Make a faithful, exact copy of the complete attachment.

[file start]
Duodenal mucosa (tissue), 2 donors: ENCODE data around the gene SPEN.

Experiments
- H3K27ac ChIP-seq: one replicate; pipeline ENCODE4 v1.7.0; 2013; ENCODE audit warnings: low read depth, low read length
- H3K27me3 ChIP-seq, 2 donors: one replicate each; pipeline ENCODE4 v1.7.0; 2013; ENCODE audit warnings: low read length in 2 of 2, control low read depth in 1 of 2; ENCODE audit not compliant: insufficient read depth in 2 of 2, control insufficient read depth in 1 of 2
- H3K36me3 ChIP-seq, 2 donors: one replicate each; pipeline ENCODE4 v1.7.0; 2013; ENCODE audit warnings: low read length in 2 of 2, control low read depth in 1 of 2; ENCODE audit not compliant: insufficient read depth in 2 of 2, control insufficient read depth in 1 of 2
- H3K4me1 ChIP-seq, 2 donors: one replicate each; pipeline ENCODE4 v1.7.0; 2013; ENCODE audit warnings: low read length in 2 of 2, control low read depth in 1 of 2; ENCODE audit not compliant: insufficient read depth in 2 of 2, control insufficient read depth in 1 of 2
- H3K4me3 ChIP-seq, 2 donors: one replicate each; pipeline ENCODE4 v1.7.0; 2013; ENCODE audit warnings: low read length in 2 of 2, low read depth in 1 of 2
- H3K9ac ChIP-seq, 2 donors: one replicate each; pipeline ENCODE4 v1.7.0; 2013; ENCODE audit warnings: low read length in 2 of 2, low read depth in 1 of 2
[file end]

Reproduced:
Duodenal mucosa (tissue), 2 donors: ENCODE data around the gene SPEN.

Experiments
- H3K27ac ChIP-seq: one replicate; pipeline ENCODE4 v1.7.0; 2013; ENCODE audit warnings: low read depth, low read length
- H3K27me3 ChIP-seq, 2 donors: one replicate each; pipeline ENCODE4 v1.7.0; 2013; ENCODE audit warnings: low read length in 2 of 2, control low read depth in 1 of 2; ENCODE audit not compliant: insufficient read depth in 2 of 2, control insufficient read depth in 1 of 2
- H3K36me3 ChIP-seq, 2 donors: one replicate each; pipeline ENCODE4 v1.7.0; 2013; ENCODE audit warnings: low read length in 2 of 2, control low read depth in 1 of 2; ENCODE audit not compliant: insufficient read depth in 2 of 2, control insufficient read depth in 1 of 2
- H3K4me1 ChIP-seq, 2 donors: one replicate each; pipeline ENCODE4 v1.7.0; 2013; ENCODE audit warnings: low read length in 2 of 2, control low read depth in 1 of 2; ENCODE audit not compliant: insufficient read depth in 2 of 2, control insufficient read depth in 1 of 2
- H3K4me3 ChIP-seq, 2 donors: one replicate each; pipeline ENCODE4 v1.7.0; 2013; ENCODE audit warnings: low read length in 2 of 2, low read depth in 1 of 2
- H3K9ac ChIP-seq, 2 donors: one replicate each; pipeline ENCODE4 v1.7.0; 2013; ENCODE audit warnings: low read length in 2 of 2, low read depth in 1 of 2